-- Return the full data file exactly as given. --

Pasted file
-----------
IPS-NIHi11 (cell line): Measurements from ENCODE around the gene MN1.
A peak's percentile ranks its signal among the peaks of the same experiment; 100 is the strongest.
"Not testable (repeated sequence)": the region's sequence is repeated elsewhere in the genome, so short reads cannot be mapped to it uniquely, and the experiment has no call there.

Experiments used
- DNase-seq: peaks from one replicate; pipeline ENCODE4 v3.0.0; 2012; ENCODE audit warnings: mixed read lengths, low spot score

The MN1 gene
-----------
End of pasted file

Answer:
IPS-NIHi11 (cell line): Measurements from ENCODE around the gene MN1.
A peak's percentile ranks its signal among the peaks of the same experiment; 100 is the strongest.
"Not testable (repeated sequence)": the region's sequence is repeated elsewhere in the genome, so short reads cannot be mapped to it uniquely, and the experiment has no call there.

Experiments used
- DNase-seq: peaks from one replicate; pipeline ENCODE4 v3.0.0; 2012; ENCODE audit warnings: mixed read lengths, low spot score

The MN1 gene